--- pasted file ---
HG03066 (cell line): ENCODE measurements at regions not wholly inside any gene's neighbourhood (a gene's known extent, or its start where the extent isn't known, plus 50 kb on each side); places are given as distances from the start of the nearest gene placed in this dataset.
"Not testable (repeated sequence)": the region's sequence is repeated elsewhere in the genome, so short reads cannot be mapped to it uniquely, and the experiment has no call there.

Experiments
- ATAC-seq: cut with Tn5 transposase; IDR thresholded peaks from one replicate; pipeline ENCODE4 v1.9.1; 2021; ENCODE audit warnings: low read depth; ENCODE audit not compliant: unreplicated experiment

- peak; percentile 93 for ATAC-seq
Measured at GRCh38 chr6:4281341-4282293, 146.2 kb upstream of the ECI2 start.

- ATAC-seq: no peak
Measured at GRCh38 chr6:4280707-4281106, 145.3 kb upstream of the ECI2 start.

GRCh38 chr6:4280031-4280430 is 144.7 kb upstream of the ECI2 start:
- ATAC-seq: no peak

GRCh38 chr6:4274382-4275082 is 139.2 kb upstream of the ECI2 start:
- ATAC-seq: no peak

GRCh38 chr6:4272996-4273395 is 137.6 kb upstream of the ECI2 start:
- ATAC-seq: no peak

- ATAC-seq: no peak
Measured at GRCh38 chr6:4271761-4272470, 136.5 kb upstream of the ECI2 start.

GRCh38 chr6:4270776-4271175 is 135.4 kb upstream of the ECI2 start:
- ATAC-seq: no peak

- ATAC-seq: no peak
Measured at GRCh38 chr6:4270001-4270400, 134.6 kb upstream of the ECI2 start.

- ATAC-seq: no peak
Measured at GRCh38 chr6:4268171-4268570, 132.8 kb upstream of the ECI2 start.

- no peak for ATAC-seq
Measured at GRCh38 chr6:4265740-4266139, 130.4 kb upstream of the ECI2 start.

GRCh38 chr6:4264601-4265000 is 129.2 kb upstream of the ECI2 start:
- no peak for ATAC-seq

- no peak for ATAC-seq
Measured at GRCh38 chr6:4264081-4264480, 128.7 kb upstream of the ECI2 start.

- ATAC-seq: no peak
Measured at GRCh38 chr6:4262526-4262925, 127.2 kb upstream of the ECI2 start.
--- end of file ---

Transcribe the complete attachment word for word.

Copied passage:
HG03066 (cell line): ENCODE measurements at regions not wholly inside any gene's neighbourhood (a gene's known extent, or its start where the extent isn't known, plus 50 kb on each side); places are given as distances from the start of the nearest gene placed in this dataset.
"Not testable (repeated sequence)": the region's sequence is repeated elsewhere in the genome, so short reads cannot be mapped to it uniquely, and the experiment has no call there.

Experiments
- ATAC-seq: cut with Tn5 transposase; IDR thresholded peaks from one replicate; pipeline ENCODE4 v1.9.1; 2021; ENCODE audit warnings: low read depth; ENCODE audit not compliant: unreplicated experiment

- peak; percentile 93 for ATAC-seq
Measured at GRCh38 chr6:4281341-4282293, 146.2 kb upstream of the ECI2 start.

- ATAC-seq: no peak
Measured at GRCh38 chr6:4280707-4281106, 145.3 kb upstream of the ECI2 start.

GRCh38 chr6:4280031-4280430 is 144.7 kb upstream of the ECI2 start:
- ATAC-seq: no peak

GRCh38 chr6:4274382-4275082 is 139.2 kb upstream of the ECI2 start:
- ATAC-seq: no peak

GRCh38 chr6:4272996-4273395 is 137.6 kb upstream of the ECI2 start:
- ATAC-seq: no peak

- ATAC-seq: no peak
Measured at GRCh38 chr6:4271761-4272470, 136.5 kb upstream of the ECI2 start.

GRCh38 chr6:4270776-4271175 is 135.4 kb upstream of the ECI2 start:
- ATAC-seq: no peak

- ATAC-seq: no peak
Measured at GRCh38 chr6:4270001-4270400, 134.6 kb upstream of the ECI2 start.

- ATAC-seq: no peak
Measured at GRCh38 chr6:4268171-4268570, 132.8 kb upstream of the ECI2 start.

- no peak for ATAC-seq
Measured at GRCh38 chr6:4265740-4266139, 130.4 kb upstream of the ECI2 start.

GRCh38 chr6:4264601-4265000 is 129.2 kb upstream of the ECI2 start:
- no peak for ATAC-seq

- no peak for ATAC-seq
Measured at GRCh38 chr6:4264081-4264480, 128.7 kb upstream of the ECI2 start.

- ATAC-seq: no peak
Measured at GRCh38 chr6:4262526-4262925, 127.2 kb upstream of the ECI2 start.